Have read Longfellow’s “Golden Legend”. What do you think of it? The beauty of Elsie’s character was the most that gave it interest to me. How purely confiding it was. Do not make very rapid strides in Cowper’s “Track” from the fact that I have not felt equal to it. A headache, not a sensible one, but one insensible has unfitted me for a week’s duty, but am brightening up, though feeling somewhat passive from the usual attending lassitude which always succeeds.
Does not this weather seem almost like an approach of spring? Are you anxious to have it come? When cold weather leaves I always lose one of my best tonics, though the changes in Nature are very dear to me; and don’t we love the Golden Robin? Sleighing is getting minus here and the drifts have really diminished their height a great deal. Today we are having a plenty of fog. Not a London fog exactly, but a disagreeable one notwithstanding.
Are all well with you now? Do not forget to extend a loving remembrance from “Abbie,” will you? To my good aunts when you see them, carry a niece’s love, which you know should be both dutiful and true, and I hope the article I send lacks not the “genuine.”
Have I talked you tired? Well, I am afraid so, but will prevent any further fatigue by a pleasant, “good-bye” from
“Sister Abbie”

NOTE 1: “A Commentary, a sermon by F.D. Huntington…” Frederic Dan Huntington (1819-1904) was born in Hadley, Massachusetts, and at that time of this letter, was Plummer Professor of Christian Morals at Harvard University, a Unitarian Congregationalist and an Abolitionist. He later moved to the Episcopal Church.

NOTE 2: “Looked over some of Channing’s saying…” William Ellery Channing (1780-1842) was a leading liberal theologian of his day, instrumental in establishing the Unitarian Church. He rejected the Calvinist doctrine of the moral depravity of mankind, holding that humanity is one with a benign creation. As pastor of the Federal Street Church of Boston, his philosophy became a guiding light to the Transcendentalist movement. Reverend Channing, first in his graduating class of Harvard Divinity School, was an avid abolitionist. He published several volumes of his sermons and aphorisms.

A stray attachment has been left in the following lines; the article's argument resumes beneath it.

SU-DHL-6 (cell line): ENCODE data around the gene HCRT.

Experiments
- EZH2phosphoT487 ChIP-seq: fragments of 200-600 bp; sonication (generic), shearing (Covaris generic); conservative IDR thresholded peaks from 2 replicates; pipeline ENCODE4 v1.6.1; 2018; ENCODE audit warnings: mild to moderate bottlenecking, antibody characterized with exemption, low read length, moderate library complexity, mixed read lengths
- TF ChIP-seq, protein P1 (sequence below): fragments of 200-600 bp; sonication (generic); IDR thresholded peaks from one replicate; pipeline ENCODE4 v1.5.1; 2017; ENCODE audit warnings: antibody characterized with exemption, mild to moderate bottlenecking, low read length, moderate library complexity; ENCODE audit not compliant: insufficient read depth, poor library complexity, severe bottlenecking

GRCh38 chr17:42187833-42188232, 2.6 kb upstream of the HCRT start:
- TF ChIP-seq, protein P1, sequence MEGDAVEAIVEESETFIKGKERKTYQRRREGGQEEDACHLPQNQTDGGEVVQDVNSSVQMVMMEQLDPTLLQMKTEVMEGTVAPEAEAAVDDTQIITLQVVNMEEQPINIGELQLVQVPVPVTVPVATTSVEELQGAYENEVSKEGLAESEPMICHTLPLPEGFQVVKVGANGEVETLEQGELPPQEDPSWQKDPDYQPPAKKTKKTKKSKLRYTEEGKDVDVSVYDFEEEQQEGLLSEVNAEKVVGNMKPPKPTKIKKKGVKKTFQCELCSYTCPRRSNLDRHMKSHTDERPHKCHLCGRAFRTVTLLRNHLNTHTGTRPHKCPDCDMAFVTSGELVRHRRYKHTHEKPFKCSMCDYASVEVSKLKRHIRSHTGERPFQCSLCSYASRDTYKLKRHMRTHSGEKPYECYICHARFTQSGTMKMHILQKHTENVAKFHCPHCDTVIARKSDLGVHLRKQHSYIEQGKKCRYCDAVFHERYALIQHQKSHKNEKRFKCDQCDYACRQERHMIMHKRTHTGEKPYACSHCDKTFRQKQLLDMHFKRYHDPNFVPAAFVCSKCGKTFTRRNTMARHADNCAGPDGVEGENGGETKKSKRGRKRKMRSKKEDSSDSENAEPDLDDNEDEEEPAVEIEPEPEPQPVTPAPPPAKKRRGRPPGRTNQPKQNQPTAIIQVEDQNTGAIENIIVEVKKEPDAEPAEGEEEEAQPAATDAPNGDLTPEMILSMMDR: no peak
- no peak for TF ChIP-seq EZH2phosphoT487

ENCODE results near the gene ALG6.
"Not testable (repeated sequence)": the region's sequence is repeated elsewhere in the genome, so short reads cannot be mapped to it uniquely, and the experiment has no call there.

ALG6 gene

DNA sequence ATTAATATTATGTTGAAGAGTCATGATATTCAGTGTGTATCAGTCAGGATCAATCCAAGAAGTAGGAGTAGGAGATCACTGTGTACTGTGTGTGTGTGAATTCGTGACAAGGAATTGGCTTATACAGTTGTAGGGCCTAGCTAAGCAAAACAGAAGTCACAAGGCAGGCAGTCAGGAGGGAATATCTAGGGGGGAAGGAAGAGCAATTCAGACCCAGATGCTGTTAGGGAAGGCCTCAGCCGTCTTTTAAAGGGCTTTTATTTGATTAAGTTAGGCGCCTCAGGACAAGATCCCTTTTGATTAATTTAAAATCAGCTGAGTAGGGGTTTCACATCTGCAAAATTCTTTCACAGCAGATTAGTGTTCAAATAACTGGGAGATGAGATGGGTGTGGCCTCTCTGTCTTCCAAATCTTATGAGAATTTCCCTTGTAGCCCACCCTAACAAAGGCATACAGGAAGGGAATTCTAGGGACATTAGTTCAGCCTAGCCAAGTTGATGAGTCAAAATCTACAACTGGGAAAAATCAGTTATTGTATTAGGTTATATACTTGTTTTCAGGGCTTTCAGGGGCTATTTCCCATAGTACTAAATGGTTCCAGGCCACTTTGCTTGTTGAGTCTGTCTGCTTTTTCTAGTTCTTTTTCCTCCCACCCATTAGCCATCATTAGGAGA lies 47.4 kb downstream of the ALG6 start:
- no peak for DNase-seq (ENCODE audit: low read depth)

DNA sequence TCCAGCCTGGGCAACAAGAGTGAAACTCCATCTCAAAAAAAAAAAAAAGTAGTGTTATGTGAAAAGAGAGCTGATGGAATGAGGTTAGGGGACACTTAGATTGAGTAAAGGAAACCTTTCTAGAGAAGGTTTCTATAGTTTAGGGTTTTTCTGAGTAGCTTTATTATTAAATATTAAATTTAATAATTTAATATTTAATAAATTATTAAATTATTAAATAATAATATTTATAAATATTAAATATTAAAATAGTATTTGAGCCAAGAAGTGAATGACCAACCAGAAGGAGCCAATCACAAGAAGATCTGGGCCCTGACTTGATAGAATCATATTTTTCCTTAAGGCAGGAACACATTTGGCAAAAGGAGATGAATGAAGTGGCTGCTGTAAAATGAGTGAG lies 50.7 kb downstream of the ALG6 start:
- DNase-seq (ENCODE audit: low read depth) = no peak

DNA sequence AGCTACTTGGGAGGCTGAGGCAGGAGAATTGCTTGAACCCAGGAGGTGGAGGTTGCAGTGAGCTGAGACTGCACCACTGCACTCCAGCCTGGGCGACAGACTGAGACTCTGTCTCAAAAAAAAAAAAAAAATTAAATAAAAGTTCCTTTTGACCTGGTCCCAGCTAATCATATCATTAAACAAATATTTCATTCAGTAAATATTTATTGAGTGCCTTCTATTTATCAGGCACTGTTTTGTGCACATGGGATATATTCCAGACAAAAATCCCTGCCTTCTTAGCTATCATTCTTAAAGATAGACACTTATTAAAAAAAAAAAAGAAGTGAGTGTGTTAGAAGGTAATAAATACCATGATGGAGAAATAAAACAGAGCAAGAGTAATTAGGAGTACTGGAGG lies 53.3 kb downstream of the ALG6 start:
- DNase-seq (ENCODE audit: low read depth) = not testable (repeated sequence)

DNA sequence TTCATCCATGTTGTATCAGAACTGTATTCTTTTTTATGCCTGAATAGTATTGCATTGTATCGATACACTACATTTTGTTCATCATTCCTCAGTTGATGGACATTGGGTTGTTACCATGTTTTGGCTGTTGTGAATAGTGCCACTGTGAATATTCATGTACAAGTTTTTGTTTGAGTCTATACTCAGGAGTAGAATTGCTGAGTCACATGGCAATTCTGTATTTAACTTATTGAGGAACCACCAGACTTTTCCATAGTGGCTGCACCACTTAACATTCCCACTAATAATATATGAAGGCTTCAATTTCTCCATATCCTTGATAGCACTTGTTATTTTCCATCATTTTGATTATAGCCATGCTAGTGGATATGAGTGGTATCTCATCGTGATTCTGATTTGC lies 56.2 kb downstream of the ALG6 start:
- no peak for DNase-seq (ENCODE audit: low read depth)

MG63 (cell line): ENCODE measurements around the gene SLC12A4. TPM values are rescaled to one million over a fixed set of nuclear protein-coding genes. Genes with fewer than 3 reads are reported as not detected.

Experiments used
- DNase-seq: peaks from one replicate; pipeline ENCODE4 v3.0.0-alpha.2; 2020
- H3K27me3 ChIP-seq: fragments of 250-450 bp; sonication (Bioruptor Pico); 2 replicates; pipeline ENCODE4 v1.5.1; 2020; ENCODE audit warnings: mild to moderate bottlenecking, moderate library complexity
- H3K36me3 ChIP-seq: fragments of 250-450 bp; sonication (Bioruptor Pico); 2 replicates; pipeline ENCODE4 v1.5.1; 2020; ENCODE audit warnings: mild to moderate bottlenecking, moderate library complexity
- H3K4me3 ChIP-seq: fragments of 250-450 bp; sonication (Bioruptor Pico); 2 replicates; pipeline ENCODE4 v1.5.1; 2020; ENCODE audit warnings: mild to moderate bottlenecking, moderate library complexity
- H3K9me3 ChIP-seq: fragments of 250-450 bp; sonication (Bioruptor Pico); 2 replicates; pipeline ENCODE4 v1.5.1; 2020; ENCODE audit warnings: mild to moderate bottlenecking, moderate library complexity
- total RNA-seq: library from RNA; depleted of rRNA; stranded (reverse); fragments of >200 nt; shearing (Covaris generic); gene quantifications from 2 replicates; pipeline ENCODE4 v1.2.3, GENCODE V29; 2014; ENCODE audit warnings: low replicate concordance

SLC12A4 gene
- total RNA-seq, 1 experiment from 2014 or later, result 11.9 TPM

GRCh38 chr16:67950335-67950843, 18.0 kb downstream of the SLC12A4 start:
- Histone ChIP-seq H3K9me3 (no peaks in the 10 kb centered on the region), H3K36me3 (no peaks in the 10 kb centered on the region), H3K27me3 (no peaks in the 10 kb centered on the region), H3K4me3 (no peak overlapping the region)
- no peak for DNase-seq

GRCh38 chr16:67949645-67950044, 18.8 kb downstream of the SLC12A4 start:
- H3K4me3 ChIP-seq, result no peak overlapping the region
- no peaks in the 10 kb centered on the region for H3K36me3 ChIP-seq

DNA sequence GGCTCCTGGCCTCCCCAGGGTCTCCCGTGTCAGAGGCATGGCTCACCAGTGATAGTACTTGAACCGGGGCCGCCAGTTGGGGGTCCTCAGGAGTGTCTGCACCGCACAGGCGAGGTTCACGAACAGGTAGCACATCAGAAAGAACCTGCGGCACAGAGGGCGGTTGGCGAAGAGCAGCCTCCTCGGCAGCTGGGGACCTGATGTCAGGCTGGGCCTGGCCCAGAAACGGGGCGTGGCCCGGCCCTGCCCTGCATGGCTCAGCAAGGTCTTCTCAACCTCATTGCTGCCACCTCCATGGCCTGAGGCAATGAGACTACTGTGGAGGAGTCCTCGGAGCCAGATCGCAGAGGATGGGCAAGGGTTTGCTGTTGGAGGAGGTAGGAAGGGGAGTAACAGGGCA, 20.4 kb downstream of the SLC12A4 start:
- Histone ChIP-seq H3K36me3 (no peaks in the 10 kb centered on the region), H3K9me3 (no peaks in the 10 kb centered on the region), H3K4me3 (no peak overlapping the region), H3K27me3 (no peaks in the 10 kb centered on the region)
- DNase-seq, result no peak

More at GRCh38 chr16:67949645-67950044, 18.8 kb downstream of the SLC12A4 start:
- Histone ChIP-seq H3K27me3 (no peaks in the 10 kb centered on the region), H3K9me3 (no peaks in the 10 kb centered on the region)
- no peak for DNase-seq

NOTE 3: “Longfellow’s ‘Golden Legend’…” Henry Wadsworth Longfellow’s romantic poetry was favorite reading material of Jerome Peirce. He shared that interest with both Allie and Abbie. This heroic poem tells the saga of the dissipated and deposed Prince Henry of Hoheneck on the Rhine, who is afflicted with a strange and fatal illness which can only be cured with the blood of a maiden who, of her own volition, will give up her life to save him. This is the “Elsie” mentioned by Abbie. Elsie is rescued from both a doctor and Lucifer, who intends to steal her soul, by Henry, who is medically cured and morally cleansed. Prince Henry weds Elsie and is restored to his rightful throne.

NOTE 4: “Cowper’s ‘Track’…” Poet William Cowper’s (1731-1800) “The Task: A Poem in Six Books” is a complex, heroic/romantic work in blank verse, published in 1785. This work, by the emotionally and mentally troubled Cowper, was inspired by friend and fellow author, Lady Jane Austin. The conversational, yet extended and deeply reflective work, includes various segments on the goodness of nature and mankind and the evils of slavery and blood sport, which occurred spontaneously to the author. Cowper wrote many hymns and was also an abolitionist.

NOTE 5: Golden Robins are also known as Baltimore Orioles.

Original Format




Abbie 1857, From Abbie to Jerome, February 8, 1863, HIST 428 (Spring 2020), University of Mary Washington


Copy the code below into your web page